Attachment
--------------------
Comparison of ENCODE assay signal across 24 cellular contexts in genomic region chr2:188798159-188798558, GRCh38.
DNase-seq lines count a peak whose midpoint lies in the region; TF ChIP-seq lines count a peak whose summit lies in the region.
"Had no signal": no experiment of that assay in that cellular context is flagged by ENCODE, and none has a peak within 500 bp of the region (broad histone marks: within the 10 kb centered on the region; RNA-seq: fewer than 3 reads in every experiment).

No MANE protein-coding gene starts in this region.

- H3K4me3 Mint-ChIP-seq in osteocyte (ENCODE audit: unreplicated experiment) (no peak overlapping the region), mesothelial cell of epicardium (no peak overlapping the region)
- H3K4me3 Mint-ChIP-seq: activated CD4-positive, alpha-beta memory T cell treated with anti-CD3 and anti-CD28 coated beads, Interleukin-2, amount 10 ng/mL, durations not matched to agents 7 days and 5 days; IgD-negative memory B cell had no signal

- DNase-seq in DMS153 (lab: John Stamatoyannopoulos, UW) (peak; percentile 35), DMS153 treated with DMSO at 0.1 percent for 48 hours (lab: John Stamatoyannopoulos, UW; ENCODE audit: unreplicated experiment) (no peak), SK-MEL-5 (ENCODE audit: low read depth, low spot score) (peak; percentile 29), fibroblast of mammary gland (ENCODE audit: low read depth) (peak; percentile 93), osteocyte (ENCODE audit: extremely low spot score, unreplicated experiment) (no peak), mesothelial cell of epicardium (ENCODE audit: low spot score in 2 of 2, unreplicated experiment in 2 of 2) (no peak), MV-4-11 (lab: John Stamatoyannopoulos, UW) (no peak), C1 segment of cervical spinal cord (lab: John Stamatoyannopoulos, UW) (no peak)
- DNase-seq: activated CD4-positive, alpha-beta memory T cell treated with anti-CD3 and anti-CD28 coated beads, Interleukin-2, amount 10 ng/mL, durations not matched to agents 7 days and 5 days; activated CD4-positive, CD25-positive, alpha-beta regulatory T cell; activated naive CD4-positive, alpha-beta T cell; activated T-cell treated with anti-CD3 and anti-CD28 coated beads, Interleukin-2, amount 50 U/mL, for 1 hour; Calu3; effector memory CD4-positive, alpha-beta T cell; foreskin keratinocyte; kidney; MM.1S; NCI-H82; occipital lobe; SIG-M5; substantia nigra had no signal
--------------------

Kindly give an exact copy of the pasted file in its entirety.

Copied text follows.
Comparison of ENCODE assay signal across 24 cellular contexts in genomic region chr2:188798159-188798558, GRCh38.
DNase-seq lines count a peak whose midpoint lies in the region; TF ChIP-seq lines count a peak whose summit lies in the region.
"Had no signal": no experiment of that assay in that cellular context is flagged by ENCODE, and none has a peak within 500 bp of the region (broad histone marks: within the 10 kb centered on the region; RNA-seq: fewer than 3 reads in every experiment).

No MANE protein-coding gene starts in this region.

- H3K4me3 Mint-ChIP-seq in osteocyte (ENCODE audit: unreplicated experiment) (no peak overlapping the region), mesothelial cell of epicardium (no peak overlapping the region)
- H3K4me3 Mint-ChIP-seq: activated CD4-positive, alpha-beta memory T cell treated with anti-CD3 and anti-CD28 coated beads, Interleukin-2, amount 10 ng/mL, durations not matched to agents 7 days and 5 days; IgD-negative memory B cell had no signal

- DNase-seq in DMS153 (lab: John Stamatoyannopoulos, UW) (peak; percentile 35), DMS153 treated with DMSO at 0.1 percent for 48 hours (lab: John Stamatoyannopoulos, UW; ENCODE audit: unreplicated experiment) (no peak), SK-MEL-5 (ENCODE audit: low read depth, low spot score) (peak; percentile 29), fibroblast of mammary gland (ENCODE audit: low read depth) (peak; percentile 93), osteocyte (ENCODE audit: extremely low spot score, unreplicated experiment) (no peak), mesothelial cell of epicardium (ENCODE audit: low spot score in 2 of 2, unreplicated experiment in 2 of 2) (no peak), MV-4-11 (lab: John Stamatoyannopoulos, UW) (no peak), C1 segment of cervical spinal cord (lab: John Stamatoyannopoulos, UW) (no peak)
- DNase-seq: activated CD4-positive, alpha-beta memory T cell treated with anti-CD3 and anti-CD28 coated beads, Interleukin-2, amount 10 ng/mL, durations not matched to agents 7 days and 5 days; activated CD4-positive, CD25-positive, alpha-beta regulatory T cell; activated naive CD4-positive, alpha-beta T cell; activated T-cell treated with anti-CD3 and anti-CD28 coated beads, Interleukin-2, amount 50 U/mL, for 1 hour; Calu3; effector memory CD4-positive, alpha-beta T cell; foreskin keratinocyte; kidney; MM.1S; NCI-H82; occipital lobe; SIG-M5; substantia nigra had no signal